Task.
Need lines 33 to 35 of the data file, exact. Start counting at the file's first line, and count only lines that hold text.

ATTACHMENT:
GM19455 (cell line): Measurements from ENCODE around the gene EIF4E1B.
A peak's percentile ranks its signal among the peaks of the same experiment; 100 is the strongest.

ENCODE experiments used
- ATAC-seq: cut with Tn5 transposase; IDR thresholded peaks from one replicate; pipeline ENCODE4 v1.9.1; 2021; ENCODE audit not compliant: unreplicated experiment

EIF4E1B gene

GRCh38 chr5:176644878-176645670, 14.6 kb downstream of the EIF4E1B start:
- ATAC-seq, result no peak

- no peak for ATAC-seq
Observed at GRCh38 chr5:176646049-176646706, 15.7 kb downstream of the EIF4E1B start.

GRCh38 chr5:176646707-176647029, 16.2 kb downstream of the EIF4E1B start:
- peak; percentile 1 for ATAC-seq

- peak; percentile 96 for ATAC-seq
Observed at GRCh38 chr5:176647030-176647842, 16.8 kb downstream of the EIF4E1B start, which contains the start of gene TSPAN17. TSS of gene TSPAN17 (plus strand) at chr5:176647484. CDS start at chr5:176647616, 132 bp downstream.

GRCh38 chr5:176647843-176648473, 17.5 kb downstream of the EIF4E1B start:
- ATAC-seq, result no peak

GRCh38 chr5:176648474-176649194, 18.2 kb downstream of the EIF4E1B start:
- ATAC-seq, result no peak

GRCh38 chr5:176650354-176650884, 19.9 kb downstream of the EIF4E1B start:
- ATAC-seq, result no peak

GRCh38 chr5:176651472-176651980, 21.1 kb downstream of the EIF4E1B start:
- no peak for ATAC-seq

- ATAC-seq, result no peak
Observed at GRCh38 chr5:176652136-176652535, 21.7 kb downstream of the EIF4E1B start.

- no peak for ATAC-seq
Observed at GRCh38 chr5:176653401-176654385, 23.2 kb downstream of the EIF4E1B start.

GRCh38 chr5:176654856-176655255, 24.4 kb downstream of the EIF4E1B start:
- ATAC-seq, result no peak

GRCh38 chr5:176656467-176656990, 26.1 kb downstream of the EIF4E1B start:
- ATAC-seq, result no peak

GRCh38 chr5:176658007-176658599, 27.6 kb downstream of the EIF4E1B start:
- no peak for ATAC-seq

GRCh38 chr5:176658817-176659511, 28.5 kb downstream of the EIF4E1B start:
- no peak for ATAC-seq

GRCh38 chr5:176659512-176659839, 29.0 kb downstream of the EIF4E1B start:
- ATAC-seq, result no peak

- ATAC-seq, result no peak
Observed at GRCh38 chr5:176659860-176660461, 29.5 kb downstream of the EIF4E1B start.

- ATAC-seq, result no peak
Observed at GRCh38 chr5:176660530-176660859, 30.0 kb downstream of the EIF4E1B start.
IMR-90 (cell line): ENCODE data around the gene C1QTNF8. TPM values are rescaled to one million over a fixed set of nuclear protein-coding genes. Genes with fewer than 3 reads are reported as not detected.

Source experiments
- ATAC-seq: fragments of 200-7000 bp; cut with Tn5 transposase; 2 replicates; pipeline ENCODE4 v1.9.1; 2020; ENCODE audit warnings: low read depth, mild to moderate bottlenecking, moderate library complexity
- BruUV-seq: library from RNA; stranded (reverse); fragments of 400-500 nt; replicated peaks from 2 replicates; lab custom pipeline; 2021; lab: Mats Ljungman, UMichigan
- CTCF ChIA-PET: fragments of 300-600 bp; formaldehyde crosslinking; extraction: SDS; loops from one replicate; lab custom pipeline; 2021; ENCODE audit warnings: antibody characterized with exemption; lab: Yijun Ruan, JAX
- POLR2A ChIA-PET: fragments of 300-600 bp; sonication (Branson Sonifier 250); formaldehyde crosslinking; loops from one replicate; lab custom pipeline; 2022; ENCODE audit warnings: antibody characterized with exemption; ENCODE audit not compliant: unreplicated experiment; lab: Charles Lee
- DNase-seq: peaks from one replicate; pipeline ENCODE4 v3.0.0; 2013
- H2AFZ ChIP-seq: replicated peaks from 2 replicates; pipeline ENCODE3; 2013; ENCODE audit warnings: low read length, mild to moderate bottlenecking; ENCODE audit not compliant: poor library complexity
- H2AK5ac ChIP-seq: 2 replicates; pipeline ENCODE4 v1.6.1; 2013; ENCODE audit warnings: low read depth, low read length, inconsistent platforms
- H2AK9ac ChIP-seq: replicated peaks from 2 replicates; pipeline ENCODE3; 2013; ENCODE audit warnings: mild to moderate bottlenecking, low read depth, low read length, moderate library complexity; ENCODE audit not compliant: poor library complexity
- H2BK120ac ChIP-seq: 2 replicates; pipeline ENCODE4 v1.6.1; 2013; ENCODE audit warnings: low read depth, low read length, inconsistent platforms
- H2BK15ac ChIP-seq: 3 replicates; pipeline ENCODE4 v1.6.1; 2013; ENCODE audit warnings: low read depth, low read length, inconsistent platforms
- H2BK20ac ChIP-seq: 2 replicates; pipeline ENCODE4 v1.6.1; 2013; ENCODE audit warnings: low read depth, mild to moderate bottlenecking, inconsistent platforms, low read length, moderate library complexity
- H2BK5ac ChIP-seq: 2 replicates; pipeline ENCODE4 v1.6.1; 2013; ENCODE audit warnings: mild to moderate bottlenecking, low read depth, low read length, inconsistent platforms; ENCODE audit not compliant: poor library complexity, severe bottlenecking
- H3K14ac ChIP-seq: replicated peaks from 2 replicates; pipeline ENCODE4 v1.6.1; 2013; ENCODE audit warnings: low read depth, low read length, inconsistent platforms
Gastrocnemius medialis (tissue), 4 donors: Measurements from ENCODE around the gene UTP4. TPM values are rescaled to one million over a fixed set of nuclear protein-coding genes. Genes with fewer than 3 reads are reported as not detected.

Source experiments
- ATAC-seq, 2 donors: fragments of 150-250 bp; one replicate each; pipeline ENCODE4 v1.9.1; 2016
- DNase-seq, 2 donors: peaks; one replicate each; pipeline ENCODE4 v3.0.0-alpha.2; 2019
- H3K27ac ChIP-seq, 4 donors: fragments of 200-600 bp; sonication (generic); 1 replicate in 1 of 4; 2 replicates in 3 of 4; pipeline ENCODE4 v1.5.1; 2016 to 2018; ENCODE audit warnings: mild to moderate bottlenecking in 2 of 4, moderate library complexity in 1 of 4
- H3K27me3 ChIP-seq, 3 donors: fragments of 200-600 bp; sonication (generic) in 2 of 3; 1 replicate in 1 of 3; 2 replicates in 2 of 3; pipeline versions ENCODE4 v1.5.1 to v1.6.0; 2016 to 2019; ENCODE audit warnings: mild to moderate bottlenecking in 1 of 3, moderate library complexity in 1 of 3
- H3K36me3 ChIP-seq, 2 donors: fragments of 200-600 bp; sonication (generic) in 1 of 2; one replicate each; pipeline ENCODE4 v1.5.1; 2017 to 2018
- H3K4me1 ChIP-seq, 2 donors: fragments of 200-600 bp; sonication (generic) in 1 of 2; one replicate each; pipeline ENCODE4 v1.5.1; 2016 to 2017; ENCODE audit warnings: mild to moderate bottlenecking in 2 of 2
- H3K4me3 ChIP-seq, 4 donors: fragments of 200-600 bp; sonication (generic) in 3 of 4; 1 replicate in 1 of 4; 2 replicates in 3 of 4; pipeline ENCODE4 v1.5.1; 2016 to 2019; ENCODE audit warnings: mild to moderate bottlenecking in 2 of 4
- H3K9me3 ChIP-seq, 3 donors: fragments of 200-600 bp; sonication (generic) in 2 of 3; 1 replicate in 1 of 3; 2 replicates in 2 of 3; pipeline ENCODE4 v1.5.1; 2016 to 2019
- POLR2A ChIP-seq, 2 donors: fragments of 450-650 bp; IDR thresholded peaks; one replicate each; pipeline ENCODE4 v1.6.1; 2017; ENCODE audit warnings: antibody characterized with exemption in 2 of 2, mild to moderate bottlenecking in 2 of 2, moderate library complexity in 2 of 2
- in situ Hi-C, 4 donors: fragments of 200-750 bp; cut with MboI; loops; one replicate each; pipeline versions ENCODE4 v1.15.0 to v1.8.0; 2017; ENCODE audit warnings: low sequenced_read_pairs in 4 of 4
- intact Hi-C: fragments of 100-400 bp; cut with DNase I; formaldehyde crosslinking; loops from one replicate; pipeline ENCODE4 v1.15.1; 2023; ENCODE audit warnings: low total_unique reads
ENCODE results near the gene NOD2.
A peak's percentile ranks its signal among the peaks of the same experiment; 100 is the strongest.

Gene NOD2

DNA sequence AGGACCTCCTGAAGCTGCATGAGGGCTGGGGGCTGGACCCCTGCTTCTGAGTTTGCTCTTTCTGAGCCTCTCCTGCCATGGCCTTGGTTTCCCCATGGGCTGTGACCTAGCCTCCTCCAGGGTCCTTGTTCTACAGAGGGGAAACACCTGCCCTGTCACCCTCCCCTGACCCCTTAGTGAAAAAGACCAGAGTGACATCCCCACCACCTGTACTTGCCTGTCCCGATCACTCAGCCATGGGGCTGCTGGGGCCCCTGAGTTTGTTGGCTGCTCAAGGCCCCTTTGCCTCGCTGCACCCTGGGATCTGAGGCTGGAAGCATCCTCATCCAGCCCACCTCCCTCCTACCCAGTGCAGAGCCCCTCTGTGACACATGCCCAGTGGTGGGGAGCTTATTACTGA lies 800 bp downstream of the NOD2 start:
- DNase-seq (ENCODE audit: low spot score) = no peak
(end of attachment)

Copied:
- no peak for ATAC-seq

GRCh38 chr5:176659512-176659839, 29.0 kb downstream of the EIF4E1B start:
- ATAC-seq, result no peak